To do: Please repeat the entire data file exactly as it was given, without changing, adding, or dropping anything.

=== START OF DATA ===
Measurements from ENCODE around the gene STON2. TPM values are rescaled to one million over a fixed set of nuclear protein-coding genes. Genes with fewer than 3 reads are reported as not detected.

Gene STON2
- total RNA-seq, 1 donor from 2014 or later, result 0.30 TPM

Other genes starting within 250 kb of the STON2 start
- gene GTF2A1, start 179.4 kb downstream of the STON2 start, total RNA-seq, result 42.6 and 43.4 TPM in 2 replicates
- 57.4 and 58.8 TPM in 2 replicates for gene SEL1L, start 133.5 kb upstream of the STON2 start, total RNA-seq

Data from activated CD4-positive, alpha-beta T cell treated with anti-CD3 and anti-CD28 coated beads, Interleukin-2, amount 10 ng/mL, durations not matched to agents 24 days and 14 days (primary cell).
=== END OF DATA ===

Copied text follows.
Measurements from ENCODE around the gene STON2. TPM values are rescaled to one million over a fixed set of nuclear protein-coding genes. Genes with fewer than 3 reads are reported as not detected.

Gene STON2
- total RNA-seq, 1 donor from 2014 or later, result 0.30 TPM

Other genes starting within 250 kb of the STON2 start
- gene GTF2A1, start 179.4 kb downstream of the STON2 start, total RNA-seq, result 42.6 and 43.4 TPM in 2 replicates
- 57.4 and 58.8 TPM in 2 replicates for gene SEL1L, start 133.5 kb upstream of the STON2 start, total RNA-seq

Data from activated CD4-positive, alpha-beta T cell treated with anti-CD3 and anti-CD28 coated beads, Interleukin-2, amount 10 ng/mL, durations not matched to agents 24 days and 14 days (primary cell).